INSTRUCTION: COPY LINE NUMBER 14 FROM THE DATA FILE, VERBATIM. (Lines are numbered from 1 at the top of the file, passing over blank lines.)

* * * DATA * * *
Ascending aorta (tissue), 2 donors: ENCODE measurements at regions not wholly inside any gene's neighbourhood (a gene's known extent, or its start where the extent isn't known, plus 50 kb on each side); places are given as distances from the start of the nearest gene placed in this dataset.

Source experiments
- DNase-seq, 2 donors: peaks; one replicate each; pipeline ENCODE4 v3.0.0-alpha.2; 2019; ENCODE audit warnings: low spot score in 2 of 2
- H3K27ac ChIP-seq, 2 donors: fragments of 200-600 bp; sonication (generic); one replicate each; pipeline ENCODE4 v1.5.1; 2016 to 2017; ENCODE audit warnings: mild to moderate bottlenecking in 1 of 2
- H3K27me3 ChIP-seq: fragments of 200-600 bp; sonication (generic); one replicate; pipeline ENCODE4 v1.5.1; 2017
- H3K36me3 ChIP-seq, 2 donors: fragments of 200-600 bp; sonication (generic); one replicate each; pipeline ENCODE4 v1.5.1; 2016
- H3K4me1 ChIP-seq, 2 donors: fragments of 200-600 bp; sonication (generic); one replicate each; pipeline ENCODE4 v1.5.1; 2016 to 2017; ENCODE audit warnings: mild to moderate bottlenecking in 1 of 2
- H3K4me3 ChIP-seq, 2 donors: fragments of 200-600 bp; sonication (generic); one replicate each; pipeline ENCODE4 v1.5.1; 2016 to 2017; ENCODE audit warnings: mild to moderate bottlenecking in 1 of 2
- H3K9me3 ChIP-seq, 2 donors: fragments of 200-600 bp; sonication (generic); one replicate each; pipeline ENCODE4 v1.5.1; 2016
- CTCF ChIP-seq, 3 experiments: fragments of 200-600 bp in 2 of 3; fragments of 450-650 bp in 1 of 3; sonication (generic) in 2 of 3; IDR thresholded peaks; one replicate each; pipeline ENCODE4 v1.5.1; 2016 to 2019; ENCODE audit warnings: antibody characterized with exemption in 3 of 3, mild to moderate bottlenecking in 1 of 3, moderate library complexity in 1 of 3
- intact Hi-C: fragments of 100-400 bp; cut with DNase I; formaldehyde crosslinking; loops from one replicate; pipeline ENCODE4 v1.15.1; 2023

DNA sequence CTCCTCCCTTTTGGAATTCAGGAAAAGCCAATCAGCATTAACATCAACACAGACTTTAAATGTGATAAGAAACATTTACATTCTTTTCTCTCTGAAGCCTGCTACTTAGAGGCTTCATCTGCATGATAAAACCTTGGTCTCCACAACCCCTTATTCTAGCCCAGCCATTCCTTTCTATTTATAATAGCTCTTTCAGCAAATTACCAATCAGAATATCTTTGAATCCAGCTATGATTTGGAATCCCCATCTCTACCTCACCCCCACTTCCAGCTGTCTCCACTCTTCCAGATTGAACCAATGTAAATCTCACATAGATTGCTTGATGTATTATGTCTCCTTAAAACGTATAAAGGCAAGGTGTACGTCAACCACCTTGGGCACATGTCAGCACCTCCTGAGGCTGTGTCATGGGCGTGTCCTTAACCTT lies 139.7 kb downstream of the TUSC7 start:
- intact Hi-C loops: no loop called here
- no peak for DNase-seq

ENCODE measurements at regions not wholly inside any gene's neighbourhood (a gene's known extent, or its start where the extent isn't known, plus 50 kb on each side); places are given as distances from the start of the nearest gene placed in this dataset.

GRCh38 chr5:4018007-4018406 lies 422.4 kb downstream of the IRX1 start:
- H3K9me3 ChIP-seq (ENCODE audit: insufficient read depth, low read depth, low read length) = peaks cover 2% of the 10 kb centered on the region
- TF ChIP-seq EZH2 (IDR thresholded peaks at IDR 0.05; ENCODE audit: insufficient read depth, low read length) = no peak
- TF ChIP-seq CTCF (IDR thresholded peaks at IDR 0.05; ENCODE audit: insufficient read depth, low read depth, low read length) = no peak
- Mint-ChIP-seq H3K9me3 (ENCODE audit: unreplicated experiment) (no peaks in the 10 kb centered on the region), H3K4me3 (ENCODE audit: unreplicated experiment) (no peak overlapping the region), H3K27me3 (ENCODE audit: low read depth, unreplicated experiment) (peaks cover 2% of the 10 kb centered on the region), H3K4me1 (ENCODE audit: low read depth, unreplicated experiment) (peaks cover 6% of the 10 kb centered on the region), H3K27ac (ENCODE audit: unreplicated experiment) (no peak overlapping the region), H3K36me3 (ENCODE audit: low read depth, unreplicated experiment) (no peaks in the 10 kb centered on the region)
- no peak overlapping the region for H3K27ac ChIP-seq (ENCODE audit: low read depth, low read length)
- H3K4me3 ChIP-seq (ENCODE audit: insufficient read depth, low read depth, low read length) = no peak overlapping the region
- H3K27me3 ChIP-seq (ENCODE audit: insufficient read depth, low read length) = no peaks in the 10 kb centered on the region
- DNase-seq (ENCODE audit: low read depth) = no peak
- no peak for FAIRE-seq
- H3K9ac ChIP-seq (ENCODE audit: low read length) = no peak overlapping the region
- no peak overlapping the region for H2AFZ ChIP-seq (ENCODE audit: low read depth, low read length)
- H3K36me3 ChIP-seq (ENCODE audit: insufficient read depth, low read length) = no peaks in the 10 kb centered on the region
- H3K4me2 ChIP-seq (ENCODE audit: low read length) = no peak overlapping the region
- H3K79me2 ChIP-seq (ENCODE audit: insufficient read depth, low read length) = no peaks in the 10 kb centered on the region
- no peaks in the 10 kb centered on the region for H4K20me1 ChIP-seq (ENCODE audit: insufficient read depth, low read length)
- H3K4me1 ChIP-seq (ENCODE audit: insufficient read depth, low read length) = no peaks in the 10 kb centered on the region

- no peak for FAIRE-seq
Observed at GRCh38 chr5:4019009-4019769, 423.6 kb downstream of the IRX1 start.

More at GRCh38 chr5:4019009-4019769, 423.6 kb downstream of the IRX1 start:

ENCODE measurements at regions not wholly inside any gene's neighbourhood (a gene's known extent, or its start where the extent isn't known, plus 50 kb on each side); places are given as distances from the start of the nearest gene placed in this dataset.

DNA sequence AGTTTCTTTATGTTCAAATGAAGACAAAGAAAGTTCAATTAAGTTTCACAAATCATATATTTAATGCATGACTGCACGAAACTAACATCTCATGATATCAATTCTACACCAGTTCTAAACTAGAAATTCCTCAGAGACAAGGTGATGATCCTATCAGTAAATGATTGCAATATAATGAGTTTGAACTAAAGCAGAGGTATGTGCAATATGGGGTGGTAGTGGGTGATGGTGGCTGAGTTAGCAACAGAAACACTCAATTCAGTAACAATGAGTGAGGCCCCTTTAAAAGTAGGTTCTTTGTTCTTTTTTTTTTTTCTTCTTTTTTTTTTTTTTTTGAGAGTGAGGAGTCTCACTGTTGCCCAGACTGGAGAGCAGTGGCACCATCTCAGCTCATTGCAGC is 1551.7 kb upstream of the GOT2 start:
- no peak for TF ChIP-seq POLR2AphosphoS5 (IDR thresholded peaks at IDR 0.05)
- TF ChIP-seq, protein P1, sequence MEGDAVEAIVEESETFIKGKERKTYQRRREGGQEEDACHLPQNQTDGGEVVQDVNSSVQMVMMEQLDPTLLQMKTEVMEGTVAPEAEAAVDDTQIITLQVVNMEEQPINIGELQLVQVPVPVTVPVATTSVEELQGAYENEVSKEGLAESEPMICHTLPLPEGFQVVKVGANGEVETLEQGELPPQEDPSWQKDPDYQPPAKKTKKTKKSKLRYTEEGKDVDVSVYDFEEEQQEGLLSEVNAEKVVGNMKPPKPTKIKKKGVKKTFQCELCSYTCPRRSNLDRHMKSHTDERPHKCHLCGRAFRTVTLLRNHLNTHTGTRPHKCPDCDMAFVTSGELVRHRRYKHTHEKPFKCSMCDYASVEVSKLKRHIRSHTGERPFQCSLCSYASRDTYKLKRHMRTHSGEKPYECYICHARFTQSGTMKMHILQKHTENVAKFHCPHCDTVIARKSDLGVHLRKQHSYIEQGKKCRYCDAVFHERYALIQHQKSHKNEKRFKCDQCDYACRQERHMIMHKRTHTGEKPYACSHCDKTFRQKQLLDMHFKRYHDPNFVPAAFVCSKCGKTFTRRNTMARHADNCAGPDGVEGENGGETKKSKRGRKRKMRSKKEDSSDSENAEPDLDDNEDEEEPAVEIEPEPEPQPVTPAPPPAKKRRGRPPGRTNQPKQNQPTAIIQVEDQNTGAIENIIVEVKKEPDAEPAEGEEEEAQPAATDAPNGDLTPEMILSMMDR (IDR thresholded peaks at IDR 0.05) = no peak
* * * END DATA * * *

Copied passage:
- no peak for DNase-seq